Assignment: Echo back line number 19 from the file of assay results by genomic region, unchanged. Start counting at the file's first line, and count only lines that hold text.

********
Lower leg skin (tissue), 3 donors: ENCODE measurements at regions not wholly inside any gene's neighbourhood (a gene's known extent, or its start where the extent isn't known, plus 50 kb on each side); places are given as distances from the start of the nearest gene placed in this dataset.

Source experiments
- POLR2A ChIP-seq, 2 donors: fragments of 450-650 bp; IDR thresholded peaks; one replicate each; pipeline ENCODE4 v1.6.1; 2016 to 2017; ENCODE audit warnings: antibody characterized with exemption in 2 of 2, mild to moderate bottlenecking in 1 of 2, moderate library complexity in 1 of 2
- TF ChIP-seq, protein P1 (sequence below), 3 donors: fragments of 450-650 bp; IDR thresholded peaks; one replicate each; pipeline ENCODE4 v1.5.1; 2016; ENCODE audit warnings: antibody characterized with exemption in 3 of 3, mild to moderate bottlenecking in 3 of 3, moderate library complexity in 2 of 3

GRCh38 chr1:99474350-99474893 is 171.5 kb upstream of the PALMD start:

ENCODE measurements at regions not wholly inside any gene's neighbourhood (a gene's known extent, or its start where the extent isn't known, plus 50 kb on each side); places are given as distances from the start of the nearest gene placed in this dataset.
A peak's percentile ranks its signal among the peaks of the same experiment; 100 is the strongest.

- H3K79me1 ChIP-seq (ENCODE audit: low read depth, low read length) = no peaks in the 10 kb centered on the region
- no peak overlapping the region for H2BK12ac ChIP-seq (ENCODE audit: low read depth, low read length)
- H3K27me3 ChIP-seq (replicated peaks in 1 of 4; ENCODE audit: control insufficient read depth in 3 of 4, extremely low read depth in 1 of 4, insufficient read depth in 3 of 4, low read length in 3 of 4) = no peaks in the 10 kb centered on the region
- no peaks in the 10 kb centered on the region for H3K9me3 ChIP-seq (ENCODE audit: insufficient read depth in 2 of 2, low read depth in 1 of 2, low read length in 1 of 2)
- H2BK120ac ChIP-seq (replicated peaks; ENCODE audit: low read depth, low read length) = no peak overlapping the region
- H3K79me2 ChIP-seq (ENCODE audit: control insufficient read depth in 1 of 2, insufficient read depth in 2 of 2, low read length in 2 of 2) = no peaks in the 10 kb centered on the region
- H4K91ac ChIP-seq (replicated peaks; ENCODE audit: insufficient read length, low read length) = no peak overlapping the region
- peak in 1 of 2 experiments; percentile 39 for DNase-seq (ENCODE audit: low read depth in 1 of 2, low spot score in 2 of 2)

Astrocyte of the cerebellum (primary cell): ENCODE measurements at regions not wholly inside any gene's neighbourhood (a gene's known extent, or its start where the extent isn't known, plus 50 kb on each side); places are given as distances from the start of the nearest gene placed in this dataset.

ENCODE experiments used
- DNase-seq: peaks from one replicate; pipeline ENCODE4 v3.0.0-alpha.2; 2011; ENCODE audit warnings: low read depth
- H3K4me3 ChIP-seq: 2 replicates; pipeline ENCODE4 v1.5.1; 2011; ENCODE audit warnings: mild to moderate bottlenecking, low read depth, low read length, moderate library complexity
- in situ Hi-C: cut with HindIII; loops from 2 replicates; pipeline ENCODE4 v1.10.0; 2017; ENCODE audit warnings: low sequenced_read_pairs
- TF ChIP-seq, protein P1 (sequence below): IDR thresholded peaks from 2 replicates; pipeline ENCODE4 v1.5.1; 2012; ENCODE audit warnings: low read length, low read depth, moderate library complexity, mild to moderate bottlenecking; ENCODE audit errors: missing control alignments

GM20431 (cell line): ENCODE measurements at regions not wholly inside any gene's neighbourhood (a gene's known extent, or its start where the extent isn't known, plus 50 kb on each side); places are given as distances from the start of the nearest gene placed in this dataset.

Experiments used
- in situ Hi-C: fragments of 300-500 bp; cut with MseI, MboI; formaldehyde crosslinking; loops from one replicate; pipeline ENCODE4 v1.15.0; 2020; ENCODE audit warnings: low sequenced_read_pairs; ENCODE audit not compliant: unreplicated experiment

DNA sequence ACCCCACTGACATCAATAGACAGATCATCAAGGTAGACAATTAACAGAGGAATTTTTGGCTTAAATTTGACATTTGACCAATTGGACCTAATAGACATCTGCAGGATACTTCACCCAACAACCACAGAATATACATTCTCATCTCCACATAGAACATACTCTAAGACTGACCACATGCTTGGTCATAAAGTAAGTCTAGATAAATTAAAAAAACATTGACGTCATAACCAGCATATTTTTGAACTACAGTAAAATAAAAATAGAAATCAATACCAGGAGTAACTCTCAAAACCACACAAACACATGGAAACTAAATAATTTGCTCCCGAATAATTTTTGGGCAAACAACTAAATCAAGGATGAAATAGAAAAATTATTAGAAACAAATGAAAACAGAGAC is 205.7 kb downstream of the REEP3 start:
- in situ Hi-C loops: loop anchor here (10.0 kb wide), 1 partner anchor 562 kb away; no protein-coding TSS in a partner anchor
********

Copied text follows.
- H3K4me3 ChIP-seq: 2 replicates; pipeline ENCODE4 v1.5.1; 2011; ENCODE audit warnings: mild to moderate bottlenecking, low read depth, low read length, moderate library complexity